Open Blogger Warden at Ace of Spades writes about the War on
It may not be a surprise to many of you that after decades of a leftist controlled public education system that regularly denigrates and shames boys for their masculinity, that boys are now lagging behind girls in school.
Women now comprise 60% of college graduates and are trouncing boys across all measures of academic performance, save one–SAT scores where the boys beat the girls by a significant margin in math and slightly in reading.
The response to this disparity, of course, is to label boy's superior SAT scores to, you guessed it, gender biased testing that favors boys.
It cannot be the case that boys are better at something. Boys are never better at anything.
Our schools are stuffed full of left-wing, female educators who largely despise boys and see their very nature as a problem to be corrected. They've beaten them down, broken their spirits and stuffed them full of Ritalin to shut them up. Is it news to you that 20% of 14 year old boys have been diagnosed with ADHD? It shouldn't be because it's a goddamned outrage. They've literally pathologized masculinity.
I have two boys, aged 5 and 10 and I'm mad as hell about how this garbage culture treats them. But here's the thing–I can't change how others act toward me and my family. I can only control what we do.
We need solutions–all of us who wish to raise our boys into strong, confident, masculine men rather than the limp and effete pajama-boys we're beginning to see dominate our culture.
First, grab yourself a copy of Wild at Heart. It's not a book about raising boys, per se, but all of it is dedicated to examining the true nature of masculinity from a Christian perspective. If that turns you off, then just think “nature” and “evolution” instead of God and you'll still find quite a bit of valuable reading here.
Secondly, I think we need to actively and purposefully encourage masculinity in our boys. Men, particularly, should be aware that every single day they are modeling what it means to be a man to their sons–how you interact with your wife, your reaction to problems, your physical and mental toughness, your ability to problem solve, and your strength and courage in navigating life.
I am, quite frankly, a radical reactionary when it comes to this feminized culture. I seek to neutralize its effects in my boys by emphasizing and encouraging masculinity in all walks of life. I think that exposing your boys to all of the things that the left hates is a good start–contact sports, martial arts, guns, working with your hands, fishing, woodworking, etc… I can't fill all these roles myself–for example, I'm not the most handy fix-it guy in the world, but I am able to fill in these gaps with other strong male role models like the boys' uncles, grandparents and in-laws.
I also take the boys to stereotypically masculine events–car racing, monster trucks, regional pro wrestling, rodeos, football games, etc… If it's loud, dirty or dangerous to the participants, we're there.
More importantly, though, I believe that men–fathers particularly–need to push back against the kind of helicopter parenting that so many mothers engage in. This means giving your boys, or even someone else's, the space to adventure, roughhouse, explore, and challenge themselves. It also means accepting a relatively higher level risk of injury.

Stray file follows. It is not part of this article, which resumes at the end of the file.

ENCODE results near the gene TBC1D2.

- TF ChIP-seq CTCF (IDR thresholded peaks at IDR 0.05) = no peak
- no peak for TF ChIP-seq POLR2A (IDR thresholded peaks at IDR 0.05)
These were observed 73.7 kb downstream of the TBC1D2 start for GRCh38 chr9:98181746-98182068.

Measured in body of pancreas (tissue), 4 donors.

My wife is generally good with letting our boys be boys, but I do have to fight against her protective instincts at times. And this is okay. Parenting used to be a push-pull between husband and wife, finding the right balance between protectiveness and the freedom to explore, learn, test limits and sometimes get injured in doing so. Somewhere in the last 30 years or so, this balance shifted radically to the feminine side. We must shift back to a more healthy state of affairs. I'm not afraid to tell her to back off and let the boys go. It sometimes upsets her, but she also respects it and realizes that I understand them in ways that she doesn't.
One of the ways I push back is by giving my kids a lot of room to roam. When we go to the supermarket, I let my 5 year old wander from site when I'm in a fixed location like waiting at the deli. He knows where everything is and where I'll be. He'll wander off, chat with the sample lady, check out the lobster tank and investigate any sales specials in the fruit bargain bin and return with what he discovered. I think it's good for him to explore and gain a sense of independence.
It's always interesting to see how startled adults are when they see a kid this age walking alone. It's a mixture of concern and judgment. I don't care about what they think. This was normal when I was a child and things aren't anymore dangerous now than they used to be. The odds of a stranger snatching your kids are next to nil.
I've weighed that tiny risk and found it to be acceptable for the simple reason that boys have an innate need to explore and conquer. Whether climbing trees, flailing at each other with stick swords, or tromping through an unknown creek, boys need to feel like adventuring heroes. They cannot do this while someone is constantly shielding them from risk. The risk is the point.
Does all of this mean that I spend all my time yelling macho rah-rah slogans at my boys? Of course not. My older one is both thoughtful and sensitive and loves to do artwork. I recognize who God made him to be and also–and this is important–that these things do not negate his masculinity. He can paint a beautiful picture one day and go tearing around the neighborhood on his bike the next. That's who he is, that's what he does, and I'll be damned if I'll let anyone make him feel badly about it.